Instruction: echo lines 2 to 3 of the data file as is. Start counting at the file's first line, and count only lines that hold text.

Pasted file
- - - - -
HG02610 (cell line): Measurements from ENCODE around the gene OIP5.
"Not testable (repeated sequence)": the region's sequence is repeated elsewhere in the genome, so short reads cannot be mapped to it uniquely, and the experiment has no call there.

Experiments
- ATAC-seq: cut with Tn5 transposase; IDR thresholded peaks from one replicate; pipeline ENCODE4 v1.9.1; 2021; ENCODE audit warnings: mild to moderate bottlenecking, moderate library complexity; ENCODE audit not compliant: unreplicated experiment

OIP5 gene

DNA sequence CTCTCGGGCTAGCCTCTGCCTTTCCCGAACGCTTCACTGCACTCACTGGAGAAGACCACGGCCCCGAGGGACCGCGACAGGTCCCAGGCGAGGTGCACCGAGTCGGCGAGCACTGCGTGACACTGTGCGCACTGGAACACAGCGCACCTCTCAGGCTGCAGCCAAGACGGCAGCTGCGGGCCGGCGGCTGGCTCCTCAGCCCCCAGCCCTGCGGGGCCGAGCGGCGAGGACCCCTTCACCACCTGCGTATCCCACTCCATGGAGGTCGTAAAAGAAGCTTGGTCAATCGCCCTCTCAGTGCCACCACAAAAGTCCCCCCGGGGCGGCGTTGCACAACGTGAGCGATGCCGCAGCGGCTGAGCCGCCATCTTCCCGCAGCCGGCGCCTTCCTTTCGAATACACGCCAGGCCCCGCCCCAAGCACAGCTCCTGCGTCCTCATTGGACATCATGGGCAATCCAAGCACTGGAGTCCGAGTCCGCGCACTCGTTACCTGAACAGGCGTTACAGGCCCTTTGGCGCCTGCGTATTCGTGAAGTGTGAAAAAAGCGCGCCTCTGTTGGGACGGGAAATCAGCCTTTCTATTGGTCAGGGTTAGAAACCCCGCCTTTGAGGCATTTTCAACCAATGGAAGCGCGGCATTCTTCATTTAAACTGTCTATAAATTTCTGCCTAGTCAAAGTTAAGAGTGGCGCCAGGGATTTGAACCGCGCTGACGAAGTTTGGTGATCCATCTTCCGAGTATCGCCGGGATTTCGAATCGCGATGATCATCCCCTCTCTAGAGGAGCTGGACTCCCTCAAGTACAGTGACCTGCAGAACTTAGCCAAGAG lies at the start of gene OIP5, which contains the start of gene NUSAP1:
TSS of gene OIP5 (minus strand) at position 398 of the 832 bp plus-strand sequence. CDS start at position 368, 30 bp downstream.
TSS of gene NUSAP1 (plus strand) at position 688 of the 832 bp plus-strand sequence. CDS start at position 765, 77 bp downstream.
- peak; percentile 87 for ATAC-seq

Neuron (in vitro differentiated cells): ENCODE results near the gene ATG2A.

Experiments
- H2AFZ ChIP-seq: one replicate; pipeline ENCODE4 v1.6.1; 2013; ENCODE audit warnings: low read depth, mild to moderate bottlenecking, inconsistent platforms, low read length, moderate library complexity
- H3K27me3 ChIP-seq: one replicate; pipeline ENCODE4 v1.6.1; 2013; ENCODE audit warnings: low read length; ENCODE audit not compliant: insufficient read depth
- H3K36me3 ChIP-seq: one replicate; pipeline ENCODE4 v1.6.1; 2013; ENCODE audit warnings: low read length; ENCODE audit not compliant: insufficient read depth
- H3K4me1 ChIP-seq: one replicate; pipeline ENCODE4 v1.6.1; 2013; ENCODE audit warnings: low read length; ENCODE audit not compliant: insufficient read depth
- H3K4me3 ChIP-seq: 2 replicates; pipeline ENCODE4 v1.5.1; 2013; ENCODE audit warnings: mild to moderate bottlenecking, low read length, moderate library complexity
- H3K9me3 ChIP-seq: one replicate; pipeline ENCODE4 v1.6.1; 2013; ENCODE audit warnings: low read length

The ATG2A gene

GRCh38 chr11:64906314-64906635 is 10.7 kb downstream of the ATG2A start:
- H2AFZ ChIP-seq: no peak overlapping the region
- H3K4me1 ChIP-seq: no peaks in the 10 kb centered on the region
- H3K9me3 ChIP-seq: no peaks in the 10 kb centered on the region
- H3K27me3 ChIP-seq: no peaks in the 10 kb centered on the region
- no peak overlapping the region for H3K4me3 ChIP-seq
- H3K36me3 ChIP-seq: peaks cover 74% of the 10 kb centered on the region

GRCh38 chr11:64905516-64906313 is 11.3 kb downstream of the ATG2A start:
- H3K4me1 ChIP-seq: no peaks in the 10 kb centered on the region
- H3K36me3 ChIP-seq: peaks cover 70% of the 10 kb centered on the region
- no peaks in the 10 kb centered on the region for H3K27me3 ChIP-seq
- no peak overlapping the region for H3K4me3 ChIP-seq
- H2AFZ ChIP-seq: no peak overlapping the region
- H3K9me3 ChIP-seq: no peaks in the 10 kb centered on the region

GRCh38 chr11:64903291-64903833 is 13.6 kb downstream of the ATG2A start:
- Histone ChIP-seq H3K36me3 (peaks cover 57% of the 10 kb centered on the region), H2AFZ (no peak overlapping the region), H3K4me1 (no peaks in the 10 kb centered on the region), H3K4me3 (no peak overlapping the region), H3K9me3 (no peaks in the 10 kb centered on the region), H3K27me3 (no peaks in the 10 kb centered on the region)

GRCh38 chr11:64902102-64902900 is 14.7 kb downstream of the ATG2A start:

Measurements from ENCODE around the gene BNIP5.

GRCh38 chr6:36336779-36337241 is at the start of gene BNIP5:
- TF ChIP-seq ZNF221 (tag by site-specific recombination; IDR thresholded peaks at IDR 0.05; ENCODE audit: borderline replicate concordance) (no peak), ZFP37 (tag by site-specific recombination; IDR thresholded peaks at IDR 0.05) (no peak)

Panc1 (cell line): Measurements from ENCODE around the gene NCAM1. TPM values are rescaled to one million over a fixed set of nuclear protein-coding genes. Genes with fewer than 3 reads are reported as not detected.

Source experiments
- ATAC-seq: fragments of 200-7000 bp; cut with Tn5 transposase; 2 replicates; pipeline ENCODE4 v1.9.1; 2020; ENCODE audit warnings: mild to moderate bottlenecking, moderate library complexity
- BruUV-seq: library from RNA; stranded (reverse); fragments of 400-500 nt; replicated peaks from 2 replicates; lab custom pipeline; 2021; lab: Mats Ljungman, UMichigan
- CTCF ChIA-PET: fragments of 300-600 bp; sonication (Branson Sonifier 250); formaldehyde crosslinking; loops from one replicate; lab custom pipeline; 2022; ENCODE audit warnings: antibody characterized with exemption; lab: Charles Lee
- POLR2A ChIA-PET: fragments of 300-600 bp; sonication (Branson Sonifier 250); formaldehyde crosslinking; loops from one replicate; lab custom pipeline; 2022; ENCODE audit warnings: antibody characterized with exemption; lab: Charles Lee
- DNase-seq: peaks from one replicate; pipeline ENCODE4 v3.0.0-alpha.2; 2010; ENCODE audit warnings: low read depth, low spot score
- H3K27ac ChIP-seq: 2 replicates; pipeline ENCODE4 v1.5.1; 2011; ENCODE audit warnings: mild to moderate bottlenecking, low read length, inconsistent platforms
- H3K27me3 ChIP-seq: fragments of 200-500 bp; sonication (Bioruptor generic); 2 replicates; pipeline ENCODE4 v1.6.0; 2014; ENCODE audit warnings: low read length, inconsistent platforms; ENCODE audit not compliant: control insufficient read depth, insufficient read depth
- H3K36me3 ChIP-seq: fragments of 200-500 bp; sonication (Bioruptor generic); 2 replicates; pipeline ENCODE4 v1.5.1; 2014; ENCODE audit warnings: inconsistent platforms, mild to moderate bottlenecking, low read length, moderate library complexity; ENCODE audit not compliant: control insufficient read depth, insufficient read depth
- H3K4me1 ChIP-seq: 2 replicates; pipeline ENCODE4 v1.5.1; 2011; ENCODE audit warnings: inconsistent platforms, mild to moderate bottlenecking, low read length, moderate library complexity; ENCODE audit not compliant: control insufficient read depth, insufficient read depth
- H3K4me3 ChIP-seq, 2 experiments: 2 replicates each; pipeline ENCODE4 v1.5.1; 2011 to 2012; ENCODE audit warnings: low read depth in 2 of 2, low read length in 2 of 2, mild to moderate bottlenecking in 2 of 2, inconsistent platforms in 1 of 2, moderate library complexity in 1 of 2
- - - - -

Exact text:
"Not testable (repeated sequence)": the region's sequence is repeated elsewhere in the genome, so short reads cannot be mapped to it uniquely, and the experiment has no call there.

Experiments